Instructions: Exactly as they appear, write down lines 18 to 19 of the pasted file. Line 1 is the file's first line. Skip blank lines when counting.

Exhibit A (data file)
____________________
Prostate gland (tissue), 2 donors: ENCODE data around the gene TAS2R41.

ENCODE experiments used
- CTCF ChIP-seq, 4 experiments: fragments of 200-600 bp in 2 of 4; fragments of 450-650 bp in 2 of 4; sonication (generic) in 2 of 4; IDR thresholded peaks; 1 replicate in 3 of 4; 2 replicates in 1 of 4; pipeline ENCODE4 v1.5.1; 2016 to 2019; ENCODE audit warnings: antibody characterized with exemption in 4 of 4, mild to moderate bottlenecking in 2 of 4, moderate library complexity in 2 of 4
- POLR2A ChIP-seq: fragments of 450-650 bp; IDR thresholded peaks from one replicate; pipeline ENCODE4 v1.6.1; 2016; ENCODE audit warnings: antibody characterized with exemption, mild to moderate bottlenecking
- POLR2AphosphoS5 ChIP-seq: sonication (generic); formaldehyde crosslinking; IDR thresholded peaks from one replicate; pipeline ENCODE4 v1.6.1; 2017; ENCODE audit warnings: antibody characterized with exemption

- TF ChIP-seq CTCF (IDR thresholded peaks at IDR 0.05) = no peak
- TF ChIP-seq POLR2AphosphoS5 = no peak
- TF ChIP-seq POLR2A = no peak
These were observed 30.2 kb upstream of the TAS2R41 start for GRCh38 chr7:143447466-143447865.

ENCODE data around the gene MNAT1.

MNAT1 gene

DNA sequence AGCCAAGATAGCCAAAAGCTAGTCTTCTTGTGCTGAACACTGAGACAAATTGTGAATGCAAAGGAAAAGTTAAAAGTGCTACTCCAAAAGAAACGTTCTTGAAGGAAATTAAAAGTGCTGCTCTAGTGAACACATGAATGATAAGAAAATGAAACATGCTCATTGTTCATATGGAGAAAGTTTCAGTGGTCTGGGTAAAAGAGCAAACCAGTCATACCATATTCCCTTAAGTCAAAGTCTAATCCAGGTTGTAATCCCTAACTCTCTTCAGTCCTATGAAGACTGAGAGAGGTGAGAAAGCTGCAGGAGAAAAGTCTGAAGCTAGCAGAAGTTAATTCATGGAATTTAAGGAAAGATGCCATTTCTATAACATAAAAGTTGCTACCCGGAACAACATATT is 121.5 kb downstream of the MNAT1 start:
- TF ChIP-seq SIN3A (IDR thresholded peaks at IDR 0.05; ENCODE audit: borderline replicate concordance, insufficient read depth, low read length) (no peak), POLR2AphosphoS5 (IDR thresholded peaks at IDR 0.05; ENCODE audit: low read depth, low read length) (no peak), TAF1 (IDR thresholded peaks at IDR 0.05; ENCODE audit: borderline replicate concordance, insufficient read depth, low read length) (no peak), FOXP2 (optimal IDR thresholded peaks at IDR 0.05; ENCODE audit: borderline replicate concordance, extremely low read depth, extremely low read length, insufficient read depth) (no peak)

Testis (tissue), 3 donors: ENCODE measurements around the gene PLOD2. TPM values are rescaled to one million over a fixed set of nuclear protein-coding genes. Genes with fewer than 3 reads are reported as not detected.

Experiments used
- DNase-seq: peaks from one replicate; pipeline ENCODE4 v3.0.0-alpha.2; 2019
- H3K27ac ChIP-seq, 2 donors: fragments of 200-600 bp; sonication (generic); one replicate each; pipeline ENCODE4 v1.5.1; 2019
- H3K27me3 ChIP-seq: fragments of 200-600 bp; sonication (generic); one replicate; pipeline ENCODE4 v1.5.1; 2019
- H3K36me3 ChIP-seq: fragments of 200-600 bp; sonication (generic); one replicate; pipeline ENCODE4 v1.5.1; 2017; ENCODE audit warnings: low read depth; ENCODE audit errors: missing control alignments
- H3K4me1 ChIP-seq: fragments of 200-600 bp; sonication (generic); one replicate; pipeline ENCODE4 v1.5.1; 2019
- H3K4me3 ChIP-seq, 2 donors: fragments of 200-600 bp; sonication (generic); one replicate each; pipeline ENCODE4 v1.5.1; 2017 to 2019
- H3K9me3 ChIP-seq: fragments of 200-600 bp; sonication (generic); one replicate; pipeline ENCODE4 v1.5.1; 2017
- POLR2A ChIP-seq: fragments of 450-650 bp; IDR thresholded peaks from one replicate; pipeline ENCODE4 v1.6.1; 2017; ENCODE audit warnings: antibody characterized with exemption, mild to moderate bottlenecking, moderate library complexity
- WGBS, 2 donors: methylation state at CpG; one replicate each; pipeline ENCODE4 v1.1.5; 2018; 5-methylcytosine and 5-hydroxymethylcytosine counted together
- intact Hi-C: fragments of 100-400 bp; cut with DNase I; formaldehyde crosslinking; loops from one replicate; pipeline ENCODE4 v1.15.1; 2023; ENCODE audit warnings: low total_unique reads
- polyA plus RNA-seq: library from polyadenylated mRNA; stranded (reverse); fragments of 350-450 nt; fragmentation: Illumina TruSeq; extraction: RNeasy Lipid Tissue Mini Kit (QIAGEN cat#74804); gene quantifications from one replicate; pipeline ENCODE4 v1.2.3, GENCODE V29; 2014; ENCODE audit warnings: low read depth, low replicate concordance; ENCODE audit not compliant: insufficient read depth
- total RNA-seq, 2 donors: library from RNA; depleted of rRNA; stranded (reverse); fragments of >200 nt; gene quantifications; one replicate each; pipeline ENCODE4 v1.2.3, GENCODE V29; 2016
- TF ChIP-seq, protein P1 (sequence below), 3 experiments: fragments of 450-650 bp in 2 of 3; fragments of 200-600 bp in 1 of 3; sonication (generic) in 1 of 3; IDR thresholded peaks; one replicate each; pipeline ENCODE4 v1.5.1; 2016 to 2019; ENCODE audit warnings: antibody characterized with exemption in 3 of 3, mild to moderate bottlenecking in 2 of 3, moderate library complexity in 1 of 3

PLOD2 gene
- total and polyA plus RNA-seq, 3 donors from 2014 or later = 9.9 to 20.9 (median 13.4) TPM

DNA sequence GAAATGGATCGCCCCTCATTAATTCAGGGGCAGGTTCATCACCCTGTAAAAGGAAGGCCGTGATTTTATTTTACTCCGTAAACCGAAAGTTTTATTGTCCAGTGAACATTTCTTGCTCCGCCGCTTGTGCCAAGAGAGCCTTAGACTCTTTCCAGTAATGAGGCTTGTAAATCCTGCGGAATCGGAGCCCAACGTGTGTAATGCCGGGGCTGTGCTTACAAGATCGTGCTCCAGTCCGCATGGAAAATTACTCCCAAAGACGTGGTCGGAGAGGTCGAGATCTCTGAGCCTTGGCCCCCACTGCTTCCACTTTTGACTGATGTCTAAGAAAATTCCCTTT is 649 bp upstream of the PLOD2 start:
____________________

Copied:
- H3K27me3 ChIP-seq: fragments of 200-600 bp; sonication (generic); one replicate; pipeline ENCODE4 v1.5.1; 2019
- H3K36me3 ChIP-seq: fragments of 200-600 bp; sonication (generic); one replicate; pipeline ENCODE4 v1.5.1; 2017; ENCODE audit warnings: low read depth; ENCODE audit errors: missing control alignments